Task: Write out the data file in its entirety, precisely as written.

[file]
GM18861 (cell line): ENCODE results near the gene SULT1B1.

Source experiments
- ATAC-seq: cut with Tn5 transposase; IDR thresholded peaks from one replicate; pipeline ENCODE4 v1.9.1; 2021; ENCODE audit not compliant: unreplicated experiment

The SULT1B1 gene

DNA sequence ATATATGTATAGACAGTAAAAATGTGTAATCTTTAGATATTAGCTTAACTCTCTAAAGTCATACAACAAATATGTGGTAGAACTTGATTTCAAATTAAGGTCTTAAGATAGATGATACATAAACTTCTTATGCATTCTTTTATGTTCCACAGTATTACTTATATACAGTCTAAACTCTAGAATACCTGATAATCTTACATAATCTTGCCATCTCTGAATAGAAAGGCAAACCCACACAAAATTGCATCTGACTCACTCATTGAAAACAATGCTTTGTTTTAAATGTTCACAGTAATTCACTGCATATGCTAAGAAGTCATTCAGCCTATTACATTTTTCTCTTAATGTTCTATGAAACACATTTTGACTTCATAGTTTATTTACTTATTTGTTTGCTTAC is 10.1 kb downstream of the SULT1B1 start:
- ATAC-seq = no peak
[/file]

GM18861 (cell line): ENCODE results near the gene SULT1B1.

Source experiments
- ATAC-seq: cut with Tn5 transposase; IDR thresholded peaks from one replicate; pipeline ENCODE4 v1.9.1; 2021; ENCODE audit not compliant: unreplicated experiment

The SULT1B1 gene

DNA sequence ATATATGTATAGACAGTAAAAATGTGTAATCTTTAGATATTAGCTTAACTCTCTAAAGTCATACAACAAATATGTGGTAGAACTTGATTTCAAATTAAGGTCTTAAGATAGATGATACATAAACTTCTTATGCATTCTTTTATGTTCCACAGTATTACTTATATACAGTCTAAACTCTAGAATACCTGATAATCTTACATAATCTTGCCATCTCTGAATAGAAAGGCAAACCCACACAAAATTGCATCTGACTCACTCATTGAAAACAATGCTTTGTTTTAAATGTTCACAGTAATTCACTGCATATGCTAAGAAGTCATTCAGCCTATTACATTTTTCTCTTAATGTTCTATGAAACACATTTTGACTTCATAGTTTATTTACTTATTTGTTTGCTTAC is 10.1 kb downstream of the SULT1B1 start:
- ATAC-seq = no peak